Like many Americans, I have a little Irish blood in me. My grandmother's maiden name was O'Shea, and I vaguely remember her cooking corned beef and cabbage on St. Patrick's Day. I also recall hearing that my ancestors had emigrated from Ireland when the potato famine hit in the mid-1800's. About a million people died in Ireland because of the famine, but thousands of others left the country in order to survive. When they immigrated to America, they brought with them recipes for such traditional foods as Irish stew, Shepherd's Pie, Mulligatawny soup, and Colcannon.
Colcannon is a mixture of cabbage or kale, potatoes, leeks and butter. It was originally on the menu for Halloween as small coins were hidden in the dish for lucky children to discover. The popularity of colcannon spread and it's now served year-round. St. Patrick's Day seems like as good a time as any to try your hand at this Irish dish. To make colcannon, boil 1 lb. cabbage until tender; then remove and chop or blend well. Set it aside and keep it warm while you boil 1 lb. potatoes. Remove potatoes from heat and drain. Chop 2 leeks (green parts as well as white), and simmer them in just enough milk to cover, until they are soft. Season and mash the potatoes. Stir in cooked leeks and milk. Blend in the cabbage and heat thoroughly. Make a well in the center and pour in 1/2 cup melted butter. Mix well and serve. Here's the link to the recipe.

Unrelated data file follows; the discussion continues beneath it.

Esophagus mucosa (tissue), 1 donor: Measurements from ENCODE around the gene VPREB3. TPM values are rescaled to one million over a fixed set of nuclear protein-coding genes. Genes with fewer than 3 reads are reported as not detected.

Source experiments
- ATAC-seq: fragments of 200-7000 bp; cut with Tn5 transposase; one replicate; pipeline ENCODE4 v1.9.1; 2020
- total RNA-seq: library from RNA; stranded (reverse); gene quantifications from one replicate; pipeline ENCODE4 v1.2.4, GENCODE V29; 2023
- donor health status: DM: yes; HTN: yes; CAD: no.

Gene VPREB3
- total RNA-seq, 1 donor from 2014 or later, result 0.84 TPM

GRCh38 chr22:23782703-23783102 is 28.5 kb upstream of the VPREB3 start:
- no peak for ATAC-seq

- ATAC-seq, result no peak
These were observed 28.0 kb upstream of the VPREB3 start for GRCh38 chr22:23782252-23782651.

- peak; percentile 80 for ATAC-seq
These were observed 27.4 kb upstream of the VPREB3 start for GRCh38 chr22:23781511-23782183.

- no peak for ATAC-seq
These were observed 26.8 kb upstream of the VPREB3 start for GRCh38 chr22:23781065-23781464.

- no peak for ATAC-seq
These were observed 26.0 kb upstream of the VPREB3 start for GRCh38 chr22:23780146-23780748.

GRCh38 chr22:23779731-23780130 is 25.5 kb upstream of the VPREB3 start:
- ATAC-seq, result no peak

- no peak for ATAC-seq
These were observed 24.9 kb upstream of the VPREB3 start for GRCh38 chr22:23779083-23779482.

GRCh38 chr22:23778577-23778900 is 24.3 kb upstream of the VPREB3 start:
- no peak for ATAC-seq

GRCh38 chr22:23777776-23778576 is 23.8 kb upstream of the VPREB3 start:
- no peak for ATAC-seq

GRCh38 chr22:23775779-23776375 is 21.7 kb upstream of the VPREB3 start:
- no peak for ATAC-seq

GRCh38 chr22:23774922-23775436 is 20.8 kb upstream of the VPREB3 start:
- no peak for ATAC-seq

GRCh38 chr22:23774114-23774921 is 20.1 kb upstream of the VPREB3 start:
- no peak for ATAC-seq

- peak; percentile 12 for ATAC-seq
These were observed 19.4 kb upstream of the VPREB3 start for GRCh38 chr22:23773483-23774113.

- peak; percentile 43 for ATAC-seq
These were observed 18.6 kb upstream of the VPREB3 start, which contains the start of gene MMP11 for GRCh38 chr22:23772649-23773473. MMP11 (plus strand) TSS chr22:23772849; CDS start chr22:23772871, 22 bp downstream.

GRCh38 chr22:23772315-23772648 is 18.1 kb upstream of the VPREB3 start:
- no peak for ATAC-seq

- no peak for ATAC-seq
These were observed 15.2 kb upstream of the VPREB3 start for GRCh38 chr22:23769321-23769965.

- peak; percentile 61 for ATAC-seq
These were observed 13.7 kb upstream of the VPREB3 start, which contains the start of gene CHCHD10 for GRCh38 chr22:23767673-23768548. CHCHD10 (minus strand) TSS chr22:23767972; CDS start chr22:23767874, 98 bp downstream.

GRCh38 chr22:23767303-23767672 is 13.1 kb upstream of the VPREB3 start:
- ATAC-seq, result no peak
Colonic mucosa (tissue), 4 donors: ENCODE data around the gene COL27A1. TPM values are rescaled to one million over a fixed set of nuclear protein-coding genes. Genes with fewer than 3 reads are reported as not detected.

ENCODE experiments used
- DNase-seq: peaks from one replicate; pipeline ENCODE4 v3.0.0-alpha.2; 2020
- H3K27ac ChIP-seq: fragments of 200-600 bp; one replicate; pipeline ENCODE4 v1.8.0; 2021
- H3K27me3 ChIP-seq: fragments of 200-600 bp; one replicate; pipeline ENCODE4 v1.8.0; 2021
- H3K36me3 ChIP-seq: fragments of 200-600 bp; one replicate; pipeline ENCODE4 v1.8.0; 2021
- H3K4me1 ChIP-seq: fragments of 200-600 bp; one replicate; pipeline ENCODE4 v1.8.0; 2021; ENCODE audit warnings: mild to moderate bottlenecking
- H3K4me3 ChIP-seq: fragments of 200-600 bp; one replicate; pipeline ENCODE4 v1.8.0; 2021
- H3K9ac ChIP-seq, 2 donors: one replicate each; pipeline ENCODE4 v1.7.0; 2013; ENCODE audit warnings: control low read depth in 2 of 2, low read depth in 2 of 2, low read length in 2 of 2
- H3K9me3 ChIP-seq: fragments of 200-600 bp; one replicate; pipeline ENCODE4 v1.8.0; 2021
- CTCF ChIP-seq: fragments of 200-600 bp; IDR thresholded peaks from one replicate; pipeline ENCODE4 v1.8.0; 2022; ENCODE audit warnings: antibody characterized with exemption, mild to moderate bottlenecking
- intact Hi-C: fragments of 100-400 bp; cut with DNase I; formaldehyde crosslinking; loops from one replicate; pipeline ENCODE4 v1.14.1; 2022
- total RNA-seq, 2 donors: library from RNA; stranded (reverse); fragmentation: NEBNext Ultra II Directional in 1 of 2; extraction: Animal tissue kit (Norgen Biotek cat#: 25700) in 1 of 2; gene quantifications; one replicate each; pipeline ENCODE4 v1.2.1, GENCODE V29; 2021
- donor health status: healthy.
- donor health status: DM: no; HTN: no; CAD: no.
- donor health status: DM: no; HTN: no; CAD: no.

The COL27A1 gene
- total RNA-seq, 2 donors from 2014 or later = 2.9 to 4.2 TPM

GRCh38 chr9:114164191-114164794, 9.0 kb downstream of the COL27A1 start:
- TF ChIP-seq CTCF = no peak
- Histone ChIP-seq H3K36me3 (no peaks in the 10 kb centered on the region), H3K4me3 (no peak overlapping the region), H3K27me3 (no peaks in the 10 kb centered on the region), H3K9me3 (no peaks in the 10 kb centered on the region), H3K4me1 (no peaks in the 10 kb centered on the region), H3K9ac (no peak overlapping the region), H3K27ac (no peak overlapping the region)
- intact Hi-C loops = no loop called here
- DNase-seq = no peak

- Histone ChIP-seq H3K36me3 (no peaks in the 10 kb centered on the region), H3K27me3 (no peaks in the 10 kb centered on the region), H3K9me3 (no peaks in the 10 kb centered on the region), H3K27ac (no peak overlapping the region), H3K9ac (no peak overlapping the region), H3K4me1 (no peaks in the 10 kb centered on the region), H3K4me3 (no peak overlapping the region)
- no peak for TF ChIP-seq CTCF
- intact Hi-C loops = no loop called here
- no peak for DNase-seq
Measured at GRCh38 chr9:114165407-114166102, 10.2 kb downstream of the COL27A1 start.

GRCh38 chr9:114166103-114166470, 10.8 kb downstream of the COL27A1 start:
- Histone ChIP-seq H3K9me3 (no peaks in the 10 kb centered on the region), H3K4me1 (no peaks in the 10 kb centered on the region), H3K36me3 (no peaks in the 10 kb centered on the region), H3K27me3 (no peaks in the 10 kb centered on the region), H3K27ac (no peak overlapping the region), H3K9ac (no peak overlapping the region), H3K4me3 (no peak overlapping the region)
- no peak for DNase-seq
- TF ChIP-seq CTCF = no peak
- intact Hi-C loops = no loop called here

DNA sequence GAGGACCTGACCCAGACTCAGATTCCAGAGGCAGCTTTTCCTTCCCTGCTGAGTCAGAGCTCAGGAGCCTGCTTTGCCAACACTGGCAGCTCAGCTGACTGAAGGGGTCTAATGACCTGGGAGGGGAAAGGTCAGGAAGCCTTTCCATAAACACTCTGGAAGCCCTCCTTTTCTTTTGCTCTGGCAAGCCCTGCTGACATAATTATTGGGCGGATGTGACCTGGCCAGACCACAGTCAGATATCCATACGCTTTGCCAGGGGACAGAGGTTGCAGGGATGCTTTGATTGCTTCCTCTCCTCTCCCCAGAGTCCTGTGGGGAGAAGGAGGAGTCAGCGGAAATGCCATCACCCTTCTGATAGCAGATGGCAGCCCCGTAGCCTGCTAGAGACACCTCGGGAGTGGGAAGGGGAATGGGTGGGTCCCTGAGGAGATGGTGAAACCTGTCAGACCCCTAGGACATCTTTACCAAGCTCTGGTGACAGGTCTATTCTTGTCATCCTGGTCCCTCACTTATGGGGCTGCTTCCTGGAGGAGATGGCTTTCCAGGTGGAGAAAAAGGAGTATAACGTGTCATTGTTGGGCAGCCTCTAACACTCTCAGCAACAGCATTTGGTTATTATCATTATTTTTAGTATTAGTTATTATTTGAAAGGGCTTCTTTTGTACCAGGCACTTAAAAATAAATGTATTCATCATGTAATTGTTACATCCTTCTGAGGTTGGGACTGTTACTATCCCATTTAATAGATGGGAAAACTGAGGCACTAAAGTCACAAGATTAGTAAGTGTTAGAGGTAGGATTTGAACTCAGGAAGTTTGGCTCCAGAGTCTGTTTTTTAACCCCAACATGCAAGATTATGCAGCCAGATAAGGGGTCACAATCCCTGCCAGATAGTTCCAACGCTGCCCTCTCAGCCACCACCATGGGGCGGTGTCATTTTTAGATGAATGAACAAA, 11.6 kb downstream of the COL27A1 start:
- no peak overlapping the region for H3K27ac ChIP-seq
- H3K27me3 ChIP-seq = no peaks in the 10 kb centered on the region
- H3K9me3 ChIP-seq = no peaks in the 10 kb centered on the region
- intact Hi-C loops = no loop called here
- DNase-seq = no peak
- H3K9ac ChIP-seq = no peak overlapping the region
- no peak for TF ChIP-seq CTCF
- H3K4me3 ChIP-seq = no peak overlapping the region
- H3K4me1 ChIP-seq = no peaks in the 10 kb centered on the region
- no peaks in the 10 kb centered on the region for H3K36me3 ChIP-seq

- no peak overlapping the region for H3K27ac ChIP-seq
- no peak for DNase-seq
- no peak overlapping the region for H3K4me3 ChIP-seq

While you cook up your Colcannon, you might want to sing this traditional Irish song called "The Skillet Pot."

Did you ever eat Colcannon, made from lovely pickled cream?
With the greens and scallions mingled like a picture in a dream.
Did you ever make a hole on top to hold the melting flake
Of the creamy, flavoured butter that your mother used to make?
The chorus goes:
Yes you did, so you did, so did he and so did I.
And the more I think about it sure the nearer I'm to cry.
Oh, wasn't it the happy days when troubles we had not,
And our mothers made Colcannon in the little skillet pot.

Yesterday when I was at Findlay Market passing out recipes for Colannon, I ran into a genuine Irishman and his family. (Must have been the luck of the Irish!) It was fun chatting about the recipe and hearing their plans for St. Patrick's Day. Discovering new recipes and meeting new people---two more good reasons to shop at Findlay Market?

Sunday, March 7, 2010

Try Fingerling Potatoes

Fingerling potatoes are starting to show up on many restaurant menus, but you don't need to eat out to enjoy them. Fingerlings remind me of the traditional "new" potato with its thin, smooth skin that is easy to clean. Fingerlings may be yellow, red, or even purple in color and are usually 1-2 inches in diameter and 2-3 inches long...often in the shape of a finger. They may be mashed, sauteed, boiled, or roasted, and they also make great crispy chips.